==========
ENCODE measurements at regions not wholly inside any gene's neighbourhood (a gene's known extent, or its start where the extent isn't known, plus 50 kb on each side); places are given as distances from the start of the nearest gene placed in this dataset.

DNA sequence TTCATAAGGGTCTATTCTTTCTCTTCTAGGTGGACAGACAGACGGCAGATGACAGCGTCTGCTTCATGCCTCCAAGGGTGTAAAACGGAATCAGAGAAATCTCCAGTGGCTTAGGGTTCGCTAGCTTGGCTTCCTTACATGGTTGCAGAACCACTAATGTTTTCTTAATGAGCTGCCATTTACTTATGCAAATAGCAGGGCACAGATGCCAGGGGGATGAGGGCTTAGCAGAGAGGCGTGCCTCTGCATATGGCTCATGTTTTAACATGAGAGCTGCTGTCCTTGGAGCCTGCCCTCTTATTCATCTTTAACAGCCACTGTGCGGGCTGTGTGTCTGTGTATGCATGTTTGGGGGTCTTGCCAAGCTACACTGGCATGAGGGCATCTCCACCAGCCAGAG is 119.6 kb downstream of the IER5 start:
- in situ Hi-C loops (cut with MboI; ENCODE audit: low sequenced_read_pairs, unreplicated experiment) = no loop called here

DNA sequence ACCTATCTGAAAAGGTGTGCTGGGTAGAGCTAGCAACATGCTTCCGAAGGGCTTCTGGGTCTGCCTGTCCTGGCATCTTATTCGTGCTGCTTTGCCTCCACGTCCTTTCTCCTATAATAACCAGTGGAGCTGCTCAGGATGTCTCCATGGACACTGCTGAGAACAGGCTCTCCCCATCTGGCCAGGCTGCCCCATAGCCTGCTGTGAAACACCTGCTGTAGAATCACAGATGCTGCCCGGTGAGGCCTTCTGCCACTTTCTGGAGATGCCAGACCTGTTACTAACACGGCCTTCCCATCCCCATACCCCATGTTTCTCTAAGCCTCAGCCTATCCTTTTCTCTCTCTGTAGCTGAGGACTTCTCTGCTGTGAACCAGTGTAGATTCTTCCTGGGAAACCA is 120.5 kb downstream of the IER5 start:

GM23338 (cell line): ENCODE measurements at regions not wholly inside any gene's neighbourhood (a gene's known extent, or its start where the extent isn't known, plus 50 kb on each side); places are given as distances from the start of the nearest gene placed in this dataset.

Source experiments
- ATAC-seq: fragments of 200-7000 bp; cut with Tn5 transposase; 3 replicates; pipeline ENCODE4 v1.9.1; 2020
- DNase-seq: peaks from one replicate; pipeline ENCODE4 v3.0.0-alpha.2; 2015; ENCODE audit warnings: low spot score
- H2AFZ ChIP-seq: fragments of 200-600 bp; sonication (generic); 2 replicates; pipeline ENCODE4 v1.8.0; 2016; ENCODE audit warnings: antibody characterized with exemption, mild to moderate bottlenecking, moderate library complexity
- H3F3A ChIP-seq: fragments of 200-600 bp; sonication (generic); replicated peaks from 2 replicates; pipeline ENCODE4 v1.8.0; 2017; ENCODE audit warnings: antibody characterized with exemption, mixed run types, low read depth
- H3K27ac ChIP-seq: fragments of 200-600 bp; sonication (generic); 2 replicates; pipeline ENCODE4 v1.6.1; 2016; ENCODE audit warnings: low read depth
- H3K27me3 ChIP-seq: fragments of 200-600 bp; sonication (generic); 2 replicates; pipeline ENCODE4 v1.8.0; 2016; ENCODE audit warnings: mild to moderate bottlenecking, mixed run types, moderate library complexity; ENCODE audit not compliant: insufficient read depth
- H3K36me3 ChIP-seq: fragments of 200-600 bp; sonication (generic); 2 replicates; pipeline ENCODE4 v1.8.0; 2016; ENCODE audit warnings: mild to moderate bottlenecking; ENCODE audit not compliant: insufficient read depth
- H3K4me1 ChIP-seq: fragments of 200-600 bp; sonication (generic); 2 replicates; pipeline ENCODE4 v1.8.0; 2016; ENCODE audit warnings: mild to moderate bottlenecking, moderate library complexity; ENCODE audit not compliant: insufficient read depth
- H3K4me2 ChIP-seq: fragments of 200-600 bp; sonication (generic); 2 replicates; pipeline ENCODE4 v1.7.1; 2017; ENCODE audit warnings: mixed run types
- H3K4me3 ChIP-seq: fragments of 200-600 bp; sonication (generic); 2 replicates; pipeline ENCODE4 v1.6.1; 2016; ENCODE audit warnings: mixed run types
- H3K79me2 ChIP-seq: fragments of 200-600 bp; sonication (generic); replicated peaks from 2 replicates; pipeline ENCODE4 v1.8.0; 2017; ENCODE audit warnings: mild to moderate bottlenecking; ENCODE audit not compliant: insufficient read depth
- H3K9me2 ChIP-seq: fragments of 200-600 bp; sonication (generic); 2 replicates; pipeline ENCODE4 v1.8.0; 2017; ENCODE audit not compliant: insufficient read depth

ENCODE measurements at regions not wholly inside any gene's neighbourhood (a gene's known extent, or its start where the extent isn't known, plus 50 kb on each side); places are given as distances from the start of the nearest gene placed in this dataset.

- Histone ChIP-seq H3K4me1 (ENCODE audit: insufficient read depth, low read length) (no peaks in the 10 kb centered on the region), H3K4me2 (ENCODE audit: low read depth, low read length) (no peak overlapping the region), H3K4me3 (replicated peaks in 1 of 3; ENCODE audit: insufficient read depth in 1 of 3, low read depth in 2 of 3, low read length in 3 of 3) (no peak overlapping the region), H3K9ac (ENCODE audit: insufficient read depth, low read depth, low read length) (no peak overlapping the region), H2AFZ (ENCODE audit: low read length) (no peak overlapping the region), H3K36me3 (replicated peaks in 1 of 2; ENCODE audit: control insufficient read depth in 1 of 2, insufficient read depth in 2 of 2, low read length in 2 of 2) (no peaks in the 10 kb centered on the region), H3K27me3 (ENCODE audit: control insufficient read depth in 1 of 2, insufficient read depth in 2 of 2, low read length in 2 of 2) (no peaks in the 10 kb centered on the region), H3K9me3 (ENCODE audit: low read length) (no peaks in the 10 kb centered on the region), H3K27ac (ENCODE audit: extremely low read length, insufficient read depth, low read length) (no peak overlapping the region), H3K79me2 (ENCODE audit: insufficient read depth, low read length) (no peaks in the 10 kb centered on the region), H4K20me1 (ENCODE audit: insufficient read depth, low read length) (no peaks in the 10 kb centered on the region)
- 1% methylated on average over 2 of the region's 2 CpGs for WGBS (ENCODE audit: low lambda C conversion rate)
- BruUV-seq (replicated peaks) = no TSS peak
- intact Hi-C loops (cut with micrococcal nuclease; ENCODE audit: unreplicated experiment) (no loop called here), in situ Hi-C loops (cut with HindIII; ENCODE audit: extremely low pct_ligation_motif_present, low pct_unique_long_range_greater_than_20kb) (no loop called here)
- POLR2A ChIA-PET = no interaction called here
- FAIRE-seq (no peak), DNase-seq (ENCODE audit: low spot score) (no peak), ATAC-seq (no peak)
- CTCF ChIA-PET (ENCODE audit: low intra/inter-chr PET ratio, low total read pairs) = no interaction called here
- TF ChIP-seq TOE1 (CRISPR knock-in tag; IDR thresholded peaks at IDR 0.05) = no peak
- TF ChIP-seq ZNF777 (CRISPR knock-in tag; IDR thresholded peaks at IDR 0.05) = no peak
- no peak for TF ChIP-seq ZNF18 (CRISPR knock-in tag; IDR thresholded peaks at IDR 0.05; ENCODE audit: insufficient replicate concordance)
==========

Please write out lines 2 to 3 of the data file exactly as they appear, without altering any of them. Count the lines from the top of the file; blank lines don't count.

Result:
DNA sequence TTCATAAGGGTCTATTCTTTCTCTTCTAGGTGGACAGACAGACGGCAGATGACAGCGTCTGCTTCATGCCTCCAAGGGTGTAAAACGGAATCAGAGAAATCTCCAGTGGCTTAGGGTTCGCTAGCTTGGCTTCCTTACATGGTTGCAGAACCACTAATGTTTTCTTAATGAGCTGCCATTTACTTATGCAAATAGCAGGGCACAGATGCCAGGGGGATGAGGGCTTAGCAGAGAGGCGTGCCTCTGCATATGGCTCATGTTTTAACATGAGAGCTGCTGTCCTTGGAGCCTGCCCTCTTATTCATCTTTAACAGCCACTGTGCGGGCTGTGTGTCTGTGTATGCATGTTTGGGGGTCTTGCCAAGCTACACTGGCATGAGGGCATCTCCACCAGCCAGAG is 119.6 kb downstream of the IER5 start:
- in situ Hi-C loops (cut with MboI; ENCODE audit: low sequenced_read_pairs, unreplicated experiment) = no loop called here